Sexual dimorphism.—As in all Mesocordylus  species, sexual dimorphism is evident in M. redelmeieri  . Although not as extreme as in some species, there are differences, as noted in the description, mainly in the form of the rostrum.

Material examined.—Male HOLOTYPE labelled “Est. Pitilla 9 Km S. Santa Cecilia, P.N. /Guana, Costa Rica. 700m. Oct 1994, C. / Moraga, L N 330200 _ 380200 # 3262 ”, INBio barcode 1998040 ( INBC). Female ALLOTYPE labelled “Est. Pitilla 9 Km S. Santa Cecilia, P.N. /Guanacaste, Prov. Guana,, Costa Rica. / 700m. Jun 1994, C. Moraga, L N / 330200 _ 380200 # 3002 ”, INBio barcode 2047538 ( INBC). PARATYPES (11, 21). COSTA RICA. GUANACASTE PROVINCE. Estacion Pitilla, 9 km S. Santa Cecilia. 700m. 27 Jan­ 4 Feb 1989 (1; 32871), Dec. 1989 (1; 166133), July 1994 (1; 2048618), Oct 1994 (1; 1998041). Rio San Lorenzo, Tierras Morenas, R.F. Cord. Guanacaste. 1050m. Jan 1992 (1; 557184). HEREDIA PROVINCE. La Virgen (16 km S.S.E.), 1050­1150m, 10 ° 16 'N, 84 °05"W, 15 February 2001, INBio, OET, ALAS Transect (1; 3215182); 14 March 2001 (1; 3215342); 17 March 2001 (1, 1; 3215387, 3215240); 19 March 2001 (1; 3214770); 16 April 2001 (1; 3215000); 20 April 2001 (1; 3215097). ALAJUELA PROVINCE. Rio Sn. Lorencito, Res. For. San Ramon, 5 km N. Col. Palmarena. 900m. Mar 1990 (3; 158260, 158043, 158001; 1; 157965). PAN­ AMA. CHIRIQUI PROVINCE. Fortuna (8 ° 44 ’N, 82 ° 15 ’W), 1050m, UV light, May 18, 1976 (1), October 23, 1976 (1), November 25, 1976 (1), April 19, 1977 (1), September 24, 1977 (1), October 8, 1977 (1), November 28, 1977 (1), March 2, 1978 (1), April 11, 1978 (1), April 15, 1978 (1), April 25, 1978 (1), April 21, 1978 (1), May 6, 1978 (1), June 26, 1978 (1), July 31, 1978 (1), May 14, 1979 (1). Paratypes in CMNC, CWOB, INBC.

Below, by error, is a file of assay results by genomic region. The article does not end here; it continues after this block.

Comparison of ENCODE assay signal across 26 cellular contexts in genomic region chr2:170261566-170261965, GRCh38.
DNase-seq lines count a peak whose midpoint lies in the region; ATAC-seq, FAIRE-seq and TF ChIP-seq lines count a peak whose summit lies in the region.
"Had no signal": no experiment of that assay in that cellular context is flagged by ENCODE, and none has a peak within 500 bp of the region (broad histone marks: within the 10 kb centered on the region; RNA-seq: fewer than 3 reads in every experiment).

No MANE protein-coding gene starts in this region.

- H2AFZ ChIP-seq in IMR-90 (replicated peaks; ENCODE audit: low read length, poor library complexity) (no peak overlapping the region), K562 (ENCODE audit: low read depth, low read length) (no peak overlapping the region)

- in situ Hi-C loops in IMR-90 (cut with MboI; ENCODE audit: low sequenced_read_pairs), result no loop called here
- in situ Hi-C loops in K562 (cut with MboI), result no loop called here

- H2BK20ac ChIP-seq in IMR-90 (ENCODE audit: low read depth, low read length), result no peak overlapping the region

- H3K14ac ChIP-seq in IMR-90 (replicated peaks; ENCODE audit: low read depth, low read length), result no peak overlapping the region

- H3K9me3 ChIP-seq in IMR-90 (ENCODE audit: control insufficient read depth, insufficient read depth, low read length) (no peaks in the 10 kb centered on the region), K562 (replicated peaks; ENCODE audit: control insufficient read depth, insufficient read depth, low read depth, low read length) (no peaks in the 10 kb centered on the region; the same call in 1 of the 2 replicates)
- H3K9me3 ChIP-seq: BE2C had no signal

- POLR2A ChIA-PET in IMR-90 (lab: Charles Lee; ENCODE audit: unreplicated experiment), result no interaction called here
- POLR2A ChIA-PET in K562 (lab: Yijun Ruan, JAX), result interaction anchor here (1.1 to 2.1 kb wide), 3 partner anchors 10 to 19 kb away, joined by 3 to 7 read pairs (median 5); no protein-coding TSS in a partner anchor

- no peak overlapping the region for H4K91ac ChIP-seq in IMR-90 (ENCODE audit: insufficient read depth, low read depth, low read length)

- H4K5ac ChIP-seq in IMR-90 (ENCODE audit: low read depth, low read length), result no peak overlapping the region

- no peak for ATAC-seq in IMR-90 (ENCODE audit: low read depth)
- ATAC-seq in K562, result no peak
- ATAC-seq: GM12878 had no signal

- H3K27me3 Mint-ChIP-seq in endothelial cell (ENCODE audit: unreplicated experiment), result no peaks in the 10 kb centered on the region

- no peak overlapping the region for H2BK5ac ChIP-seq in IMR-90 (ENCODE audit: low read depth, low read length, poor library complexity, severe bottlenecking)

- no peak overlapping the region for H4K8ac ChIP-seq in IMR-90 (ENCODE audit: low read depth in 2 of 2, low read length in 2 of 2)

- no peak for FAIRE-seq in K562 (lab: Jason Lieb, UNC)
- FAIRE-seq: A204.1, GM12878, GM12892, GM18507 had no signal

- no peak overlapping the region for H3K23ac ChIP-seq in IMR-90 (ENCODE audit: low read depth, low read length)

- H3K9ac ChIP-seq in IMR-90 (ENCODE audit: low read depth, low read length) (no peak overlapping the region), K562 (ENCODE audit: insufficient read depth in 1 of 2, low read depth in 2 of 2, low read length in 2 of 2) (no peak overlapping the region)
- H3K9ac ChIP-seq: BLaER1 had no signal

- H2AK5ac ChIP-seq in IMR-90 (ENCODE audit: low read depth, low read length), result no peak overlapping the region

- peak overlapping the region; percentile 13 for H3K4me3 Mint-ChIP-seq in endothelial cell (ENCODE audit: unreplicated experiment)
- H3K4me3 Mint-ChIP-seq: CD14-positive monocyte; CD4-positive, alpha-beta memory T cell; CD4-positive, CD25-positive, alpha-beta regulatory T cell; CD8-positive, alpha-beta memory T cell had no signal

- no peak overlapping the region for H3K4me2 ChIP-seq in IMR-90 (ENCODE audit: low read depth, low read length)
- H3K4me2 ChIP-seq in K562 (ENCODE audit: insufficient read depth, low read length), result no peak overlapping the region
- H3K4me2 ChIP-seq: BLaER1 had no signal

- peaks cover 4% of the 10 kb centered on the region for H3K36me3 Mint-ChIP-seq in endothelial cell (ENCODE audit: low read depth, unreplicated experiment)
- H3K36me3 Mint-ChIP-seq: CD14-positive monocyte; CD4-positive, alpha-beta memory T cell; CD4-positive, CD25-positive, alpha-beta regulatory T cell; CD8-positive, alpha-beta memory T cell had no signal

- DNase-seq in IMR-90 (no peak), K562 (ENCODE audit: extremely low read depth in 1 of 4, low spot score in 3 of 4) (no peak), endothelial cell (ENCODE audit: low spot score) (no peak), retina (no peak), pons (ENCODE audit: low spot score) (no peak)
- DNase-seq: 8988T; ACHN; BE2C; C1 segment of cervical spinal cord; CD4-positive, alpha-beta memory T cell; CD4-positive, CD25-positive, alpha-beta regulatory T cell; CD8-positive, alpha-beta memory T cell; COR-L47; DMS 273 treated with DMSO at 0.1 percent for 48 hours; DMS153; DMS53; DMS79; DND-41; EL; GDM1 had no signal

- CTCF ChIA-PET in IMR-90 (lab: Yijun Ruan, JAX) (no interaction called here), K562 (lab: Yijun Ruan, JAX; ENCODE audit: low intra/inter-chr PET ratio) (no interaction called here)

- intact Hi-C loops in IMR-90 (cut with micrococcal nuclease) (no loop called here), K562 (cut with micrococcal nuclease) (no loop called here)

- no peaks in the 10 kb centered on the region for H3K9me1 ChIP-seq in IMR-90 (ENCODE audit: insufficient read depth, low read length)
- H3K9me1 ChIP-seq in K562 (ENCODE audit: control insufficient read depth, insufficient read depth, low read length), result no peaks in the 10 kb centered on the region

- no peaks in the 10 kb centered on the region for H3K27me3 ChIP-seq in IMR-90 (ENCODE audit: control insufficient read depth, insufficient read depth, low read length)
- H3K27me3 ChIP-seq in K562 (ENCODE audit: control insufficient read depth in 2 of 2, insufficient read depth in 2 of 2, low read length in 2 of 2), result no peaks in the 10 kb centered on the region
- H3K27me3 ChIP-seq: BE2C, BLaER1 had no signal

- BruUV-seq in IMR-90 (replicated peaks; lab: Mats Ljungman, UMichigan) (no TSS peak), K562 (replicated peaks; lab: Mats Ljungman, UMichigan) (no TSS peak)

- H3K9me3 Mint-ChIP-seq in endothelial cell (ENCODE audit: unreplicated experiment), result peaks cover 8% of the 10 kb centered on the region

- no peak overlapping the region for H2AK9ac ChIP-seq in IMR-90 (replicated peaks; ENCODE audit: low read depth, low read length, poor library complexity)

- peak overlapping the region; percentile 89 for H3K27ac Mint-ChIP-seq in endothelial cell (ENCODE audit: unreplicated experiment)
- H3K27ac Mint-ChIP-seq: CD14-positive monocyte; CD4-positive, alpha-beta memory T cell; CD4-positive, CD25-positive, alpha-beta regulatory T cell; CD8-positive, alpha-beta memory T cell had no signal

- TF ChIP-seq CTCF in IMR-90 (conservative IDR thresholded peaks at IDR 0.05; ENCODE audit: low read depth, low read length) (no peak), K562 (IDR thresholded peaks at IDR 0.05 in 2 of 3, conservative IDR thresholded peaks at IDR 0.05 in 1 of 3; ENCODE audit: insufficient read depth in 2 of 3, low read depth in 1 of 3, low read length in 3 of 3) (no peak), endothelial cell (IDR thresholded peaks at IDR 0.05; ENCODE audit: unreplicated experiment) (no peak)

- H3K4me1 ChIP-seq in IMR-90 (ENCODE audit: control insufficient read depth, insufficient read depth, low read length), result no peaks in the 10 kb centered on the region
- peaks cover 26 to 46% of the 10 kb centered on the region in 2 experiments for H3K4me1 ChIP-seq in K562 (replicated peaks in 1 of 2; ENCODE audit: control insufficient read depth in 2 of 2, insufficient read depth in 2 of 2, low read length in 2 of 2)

Distribution.— Costa Rica (Alajuela, Guanacaste), Panama (Chiriqui).

Natural history.—Specimens, some at light traps, have been collected from 700m to 1050m. No other information is available.

Derivation of specific name.—Through their support of the Nature Discovery Fund at the Canadian Museum of Nature, this species is named after Ernest J. H. Redelmeier of Richmond Hill, Ontario, Canada as a gift from his wife Flavia on the occasion of his 80 th birthday.

Comments.—In general, Mesocordylus  species are difficult to identify. This appears to be because of extensive variation in size, sexual dimorphism which is often pronounced, and the fact that many of the specimens are covered in a greasy coating which is difficult to remove and generally obscures distinguishing characters. As with many species of Mesocordylus  , this species is difficult to distinguish on the basis of any one character state.


National Biodiversity Institute, Costa Rica


Instituto Nacional de Biodiversidad (INBio)